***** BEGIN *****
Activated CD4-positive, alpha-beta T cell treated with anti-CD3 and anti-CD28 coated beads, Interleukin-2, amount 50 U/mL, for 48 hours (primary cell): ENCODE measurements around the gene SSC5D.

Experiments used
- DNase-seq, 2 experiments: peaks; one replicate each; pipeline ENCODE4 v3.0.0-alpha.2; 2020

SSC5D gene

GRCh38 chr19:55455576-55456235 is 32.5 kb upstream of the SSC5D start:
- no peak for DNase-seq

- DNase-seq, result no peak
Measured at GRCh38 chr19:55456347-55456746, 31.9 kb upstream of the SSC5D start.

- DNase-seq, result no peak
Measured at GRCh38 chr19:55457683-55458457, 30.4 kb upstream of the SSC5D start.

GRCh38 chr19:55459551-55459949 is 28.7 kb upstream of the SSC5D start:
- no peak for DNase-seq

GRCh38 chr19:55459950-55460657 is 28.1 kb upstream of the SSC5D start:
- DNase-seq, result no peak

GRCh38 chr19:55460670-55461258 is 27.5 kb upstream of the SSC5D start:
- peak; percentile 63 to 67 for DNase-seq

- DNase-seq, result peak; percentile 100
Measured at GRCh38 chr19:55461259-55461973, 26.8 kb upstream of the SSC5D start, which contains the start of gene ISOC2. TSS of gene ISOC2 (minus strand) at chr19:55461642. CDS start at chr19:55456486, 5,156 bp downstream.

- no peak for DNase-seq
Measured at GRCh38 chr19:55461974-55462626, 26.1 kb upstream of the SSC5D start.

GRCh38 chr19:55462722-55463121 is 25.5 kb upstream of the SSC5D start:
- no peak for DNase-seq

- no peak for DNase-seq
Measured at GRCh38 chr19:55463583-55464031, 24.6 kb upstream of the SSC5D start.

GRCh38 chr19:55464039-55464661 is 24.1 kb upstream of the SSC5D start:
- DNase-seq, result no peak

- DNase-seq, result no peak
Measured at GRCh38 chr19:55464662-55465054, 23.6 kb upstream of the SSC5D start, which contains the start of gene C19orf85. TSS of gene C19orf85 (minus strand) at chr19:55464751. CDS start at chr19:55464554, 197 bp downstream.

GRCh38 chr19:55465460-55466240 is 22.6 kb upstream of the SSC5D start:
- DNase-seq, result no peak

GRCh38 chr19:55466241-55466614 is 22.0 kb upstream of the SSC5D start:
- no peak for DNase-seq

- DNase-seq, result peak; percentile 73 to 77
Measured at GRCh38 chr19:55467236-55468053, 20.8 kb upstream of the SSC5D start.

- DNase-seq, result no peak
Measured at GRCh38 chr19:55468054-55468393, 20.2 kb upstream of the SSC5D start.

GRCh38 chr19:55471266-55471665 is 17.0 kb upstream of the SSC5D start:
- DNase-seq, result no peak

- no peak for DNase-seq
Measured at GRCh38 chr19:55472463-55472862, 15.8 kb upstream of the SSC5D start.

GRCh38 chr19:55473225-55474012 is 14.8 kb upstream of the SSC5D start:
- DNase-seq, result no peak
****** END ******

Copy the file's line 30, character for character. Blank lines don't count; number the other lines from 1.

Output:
- DNase-seq, result no peak